The girl I was seeing at the time kind of posed the question “what would you do if you can’t play anymore?” Which I feel like initially was helpful, and then when I mentioned law school, she kinda ran with that. I could waste a lot of breath on whether or not she was truly pushing me that way, but it doesn’t matter. I got caught up in it and that was the plan.
So…fast forward to when I’m visiting schools-I kid you not, every time I looked at a law school there was a hail storm and at some point on the trip I got a gig call. Every trip. Every school. I felt like God was really beating me over the head with how bad an idea it was. To further the madness of it all, my friend Charlie Keel, who I hadn’t talked to in months and had no idea any of this had gone down calls out of the blue and basically says “I feel like you’re about to make some bad decisions that are going to sideline you from what you’re meant to do. Don’t give up.”
And I basically told him what was going on at that point, which freaked us both out. I still can’t believe that call happened. Still remember where I was. Green Hills Starbucks. Table right by the bathroom.
Then on my apartment hunting trip to Knoxville (I decided on UT. After all, their hail storm was the least intense), I was feeling pretty depressed and my mom and I wondered into this Chris Thile/Michael Daves duo show at the Blue Room there on the square in Knoxville. I really felt the magic from that show, and even though I did end up signing a lease in Knoxville, I came back to Nashville and started gigging again. I was back in love with it. It took a long time, some physical therapy, and a LOT of woodshedding to get back in good shape to play well. But I was determined to put in the work.
There were a million other things-a church sermon, getting work and counsel from my good buddy J. Hall, and even an “intervention” by my friend Goose where he basically just said “what are you doing?!” WHILE we were packing the U-haul for me to move. Which resulted in a full on breakdown.
That very night before I was supposed to drive that U-haul to Knoxville, I got a call for a good, regular country gig and offered an apartment that fit my budget (which was the other hangup, I’d let my existing Nashville place go). Same night! Well, I accepted both.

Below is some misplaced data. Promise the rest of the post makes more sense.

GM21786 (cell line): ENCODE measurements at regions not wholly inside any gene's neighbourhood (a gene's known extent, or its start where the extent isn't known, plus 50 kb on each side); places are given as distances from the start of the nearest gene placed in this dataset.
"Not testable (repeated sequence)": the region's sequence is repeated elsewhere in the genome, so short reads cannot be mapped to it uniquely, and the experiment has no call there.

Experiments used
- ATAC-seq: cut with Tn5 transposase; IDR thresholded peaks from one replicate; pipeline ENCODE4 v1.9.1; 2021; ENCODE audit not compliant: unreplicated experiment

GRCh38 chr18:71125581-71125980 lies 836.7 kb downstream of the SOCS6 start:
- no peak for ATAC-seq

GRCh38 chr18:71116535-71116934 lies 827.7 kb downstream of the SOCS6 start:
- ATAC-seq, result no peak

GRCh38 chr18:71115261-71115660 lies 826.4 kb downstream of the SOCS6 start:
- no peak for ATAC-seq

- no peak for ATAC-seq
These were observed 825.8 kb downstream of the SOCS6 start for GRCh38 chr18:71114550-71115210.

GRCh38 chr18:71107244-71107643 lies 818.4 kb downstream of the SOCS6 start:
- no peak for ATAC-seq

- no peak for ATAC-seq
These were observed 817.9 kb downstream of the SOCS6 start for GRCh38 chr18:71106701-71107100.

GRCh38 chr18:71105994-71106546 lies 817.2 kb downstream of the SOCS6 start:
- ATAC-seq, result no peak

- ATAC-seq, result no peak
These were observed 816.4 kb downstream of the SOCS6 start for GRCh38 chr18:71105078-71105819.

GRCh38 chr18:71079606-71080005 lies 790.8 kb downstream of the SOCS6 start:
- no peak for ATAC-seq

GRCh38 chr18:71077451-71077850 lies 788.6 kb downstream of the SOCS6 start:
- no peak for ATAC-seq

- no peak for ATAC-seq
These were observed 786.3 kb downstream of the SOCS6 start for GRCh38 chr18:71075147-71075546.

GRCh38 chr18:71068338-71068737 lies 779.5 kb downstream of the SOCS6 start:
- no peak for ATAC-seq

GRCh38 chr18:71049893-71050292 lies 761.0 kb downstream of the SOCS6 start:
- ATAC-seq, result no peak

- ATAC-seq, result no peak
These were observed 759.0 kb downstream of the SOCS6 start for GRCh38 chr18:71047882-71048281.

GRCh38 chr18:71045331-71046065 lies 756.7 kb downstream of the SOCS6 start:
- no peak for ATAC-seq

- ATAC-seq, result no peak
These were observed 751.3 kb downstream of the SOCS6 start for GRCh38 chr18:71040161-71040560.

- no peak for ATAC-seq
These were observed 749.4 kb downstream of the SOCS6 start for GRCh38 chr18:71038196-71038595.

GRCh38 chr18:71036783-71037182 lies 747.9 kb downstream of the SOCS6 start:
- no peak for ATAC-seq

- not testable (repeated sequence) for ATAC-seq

The next morning, I threw the whole law school thing in the trash. Gave up my seat, cancelled my apartment lease. And, with the exception of a 6 month transitional period where I was both gigging full time and moonlighting by writing copy for spam emails for a marketing company (seriously), I’ve been paying the bills with music ever since that day.
JED: I’m glad I pestered you to tell me that story man. Thanks for being willing to share that. Though that experience must’ve been incredibly taxing, it makes for a very inspiring story to be able to share with other struggling and lost musicians. I hope that this story inspires someone reading it. What are some of your favorite albums, and how do they influence your work?
Oh my-let’s see. I’ll cap it at 5 because I could go all day. I’m a “sponge” when it comes to taking in records and learning things.
At Fillmore East – Allman Brothers Band. This one informed so much about my playing, got me into the slide guitar thing that’s still a huge part of the electric side of what I do. It’s also a master class in how heavily improvised music can still be “tight,” which I really identify with. And you can’t beat the emotional stature of Duane’s solos on “Whipping Post” or “Elizabeth Reed.”
Part II – Brad Paisley. Man this record had a LOT to do with me moving to Nashville. I always loved the instrumentation on these records, which was heavy on the acoustic instruments, but also a ton of tele and steel. This record felt, to me, like a modern extension of the 80’s Ricky Skaggs thing. I love those records too, and I thought it was really cool that someone was running with that facet of country music in 2000’s Nashville.
How to Grow a Woman From the Ground – Chris Thile. This came out the year I moved to Nashville and I’d NEVER heard anything sound quite like it. I love the melding of influences and the musicianship. I don’t have any problem openly declaring that Chris is my favorite living musician. This was proto-Punch Brothers (same personnel, even), and there’s a rawness to it. If you watch the “How to Grow a Band” documentary, which I do almost every time I need inspiration, you can feel the same energy on this record. It’s like they all were REALLY excited about their “new toy,” which was this band. I think this is THE record that made me think bluegrass-style acoustic guitar was awesome and something I wanted to learn how to do well.